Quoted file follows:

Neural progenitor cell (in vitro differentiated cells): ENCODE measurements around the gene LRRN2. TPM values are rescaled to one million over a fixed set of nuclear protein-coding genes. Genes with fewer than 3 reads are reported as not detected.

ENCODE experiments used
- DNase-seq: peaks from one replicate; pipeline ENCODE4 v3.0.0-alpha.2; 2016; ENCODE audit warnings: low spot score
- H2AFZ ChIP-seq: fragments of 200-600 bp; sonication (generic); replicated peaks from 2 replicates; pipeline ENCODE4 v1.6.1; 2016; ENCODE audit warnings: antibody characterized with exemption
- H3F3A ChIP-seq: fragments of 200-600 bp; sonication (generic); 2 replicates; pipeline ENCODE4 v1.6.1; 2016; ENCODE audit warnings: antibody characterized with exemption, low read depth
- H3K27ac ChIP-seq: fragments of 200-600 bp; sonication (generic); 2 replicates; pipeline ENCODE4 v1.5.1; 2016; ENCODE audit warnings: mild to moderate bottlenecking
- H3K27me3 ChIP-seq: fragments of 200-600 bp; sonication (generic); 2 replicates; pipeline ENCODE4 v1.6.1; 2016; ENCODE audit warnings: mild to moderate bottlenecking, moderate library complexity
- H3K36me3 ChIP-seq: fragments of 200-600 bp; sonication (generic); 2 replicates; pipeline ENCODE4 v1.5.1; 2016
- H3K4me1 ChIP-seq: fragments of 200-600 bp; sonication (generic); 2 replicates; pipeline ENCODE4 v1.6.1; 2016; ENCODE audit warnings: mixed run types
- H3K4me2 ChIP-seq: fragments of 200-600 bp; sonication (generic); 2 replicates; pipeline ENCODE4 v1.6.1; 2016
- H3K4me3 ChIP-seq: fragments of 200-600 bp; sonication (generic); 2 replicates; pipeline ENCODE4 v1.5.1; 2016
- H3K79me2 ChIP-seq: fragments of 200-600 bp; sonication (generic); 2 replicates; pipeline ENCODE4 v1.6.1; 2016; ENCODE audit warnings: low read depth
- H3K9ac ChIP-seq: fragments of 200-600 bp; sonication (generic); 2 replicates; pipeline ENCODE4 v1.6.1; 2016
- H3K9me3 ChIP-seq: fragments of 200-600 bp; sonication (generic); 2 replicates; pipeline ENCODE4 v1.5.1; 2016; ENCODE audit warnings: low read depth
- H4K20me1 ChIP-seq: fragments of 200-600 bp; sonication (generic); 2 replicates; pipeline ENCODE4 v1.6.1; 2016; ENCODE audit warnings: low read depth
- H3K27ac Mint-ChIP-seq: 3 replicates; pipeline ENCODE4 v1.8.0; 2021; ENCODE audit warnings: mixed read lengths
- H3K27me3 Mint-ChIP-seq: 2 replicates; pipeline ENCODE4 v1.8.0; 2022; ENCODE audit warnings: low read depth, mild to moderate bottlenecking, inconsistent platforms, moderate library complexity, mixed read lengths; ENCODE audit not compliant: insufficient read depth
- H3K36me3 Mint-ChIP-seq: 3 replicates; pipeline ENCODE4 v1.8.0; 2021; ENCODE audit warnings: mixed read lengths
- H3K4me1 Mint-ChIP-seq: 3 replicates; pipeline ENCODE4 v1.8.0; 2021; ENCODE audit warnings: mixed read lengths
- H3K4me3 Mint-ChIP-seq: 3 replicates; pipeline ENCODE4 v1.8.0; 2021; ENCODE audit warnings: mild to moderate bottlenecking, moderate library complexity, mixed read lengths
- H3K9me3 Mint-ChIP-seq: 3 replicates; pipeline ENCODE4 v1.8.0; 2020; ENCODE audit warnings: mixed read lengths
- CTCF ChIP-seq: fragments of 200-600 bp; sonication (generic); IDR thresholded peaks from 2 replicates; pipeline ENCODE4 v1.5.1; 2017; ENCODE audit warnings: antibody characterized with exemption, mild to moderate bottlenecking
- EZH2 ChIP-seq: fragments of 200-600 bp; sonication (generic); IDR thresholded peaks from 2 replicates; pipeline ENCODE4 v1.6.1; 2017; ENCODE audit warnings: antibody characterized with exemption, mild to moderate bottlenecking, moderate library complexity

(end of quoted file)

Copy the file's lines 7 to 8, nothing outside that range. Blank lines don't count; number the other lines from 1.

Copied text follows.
- H3K27me3 ChIP-seq: fragments of 200-600 bp; sonication (generic); 2 replicates; pipeline ENCODE4 v1.6.1; 2016; ENCODE audit warnings: mild to moderate bottlenecking, moderate library complexity
- H3K36me3 ChIP-seq: fragments of 200-600 bp; sonication (generic); 2 replicates; pipeline ENCODE4 v1.5.1; 2016